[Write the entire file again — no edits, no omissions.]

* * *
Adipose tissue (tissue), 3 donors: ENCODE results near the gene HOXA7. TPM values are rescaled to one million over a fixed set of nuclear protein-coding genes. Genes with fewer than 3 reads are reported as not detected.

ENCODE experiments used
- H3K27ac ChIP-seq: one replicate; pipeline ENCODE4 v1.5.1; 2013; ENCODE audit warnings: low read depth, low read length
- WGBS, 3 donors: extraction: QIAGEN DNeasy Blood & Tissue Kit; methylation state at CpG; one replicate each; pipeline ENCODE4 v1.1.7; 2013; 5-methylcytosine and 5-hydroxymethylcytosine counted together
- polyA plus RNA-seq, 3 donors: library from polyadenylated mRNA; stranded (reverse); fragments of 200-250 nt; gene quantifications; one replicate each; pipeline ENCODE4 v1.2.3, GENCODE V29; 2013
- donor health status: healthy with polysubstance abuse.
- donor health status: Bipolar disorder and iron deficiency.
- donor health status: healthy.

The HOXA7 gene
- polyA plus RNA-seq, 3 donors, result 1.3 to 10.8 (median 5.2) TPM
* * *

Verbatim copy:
Adipose tissue (tissue), 3 donors: ENCODE results near the gene HOXA7. TPM values are rescaled to one million over a fixed set of nuclear protein-coding genes. Genes with fewer than 3 reads are reported as not detected.

ENCODE experiments used
- H3K27ac ChIP-seq: one replicate; pipeline ENCODE4 v1.5.1; 2013; ENCODE audit warnings: low read depth, low read length
- WGBS, 3 donors: extraction: QIAGEN DNeasy Blood & Tissue Kit; methylation state at CpG; one replicate each; pipeline ENCODE4 v1.1.7; 2013; 5-methylcytosine and 5-hydroxymethylcytosine counted together
- polyA plus RNA-seq, 3 donors: library from polyadenylated mRNA; stranded (reverse); fragments of 200-250 nt; gene quantifications; one replicate each; pipeline ENCODE4 v1.2.3, GENCODE V29; 2013
- donor health status: healthy with polysubstance abuse.
- donor health status: Bipolar disorder and iron deficiency.
- donor health status: healthy.

The HOXA7 gene
- polyA plus RNA-seq, 3 donors, result 1.3 to 10.8 (median 5.2) TPM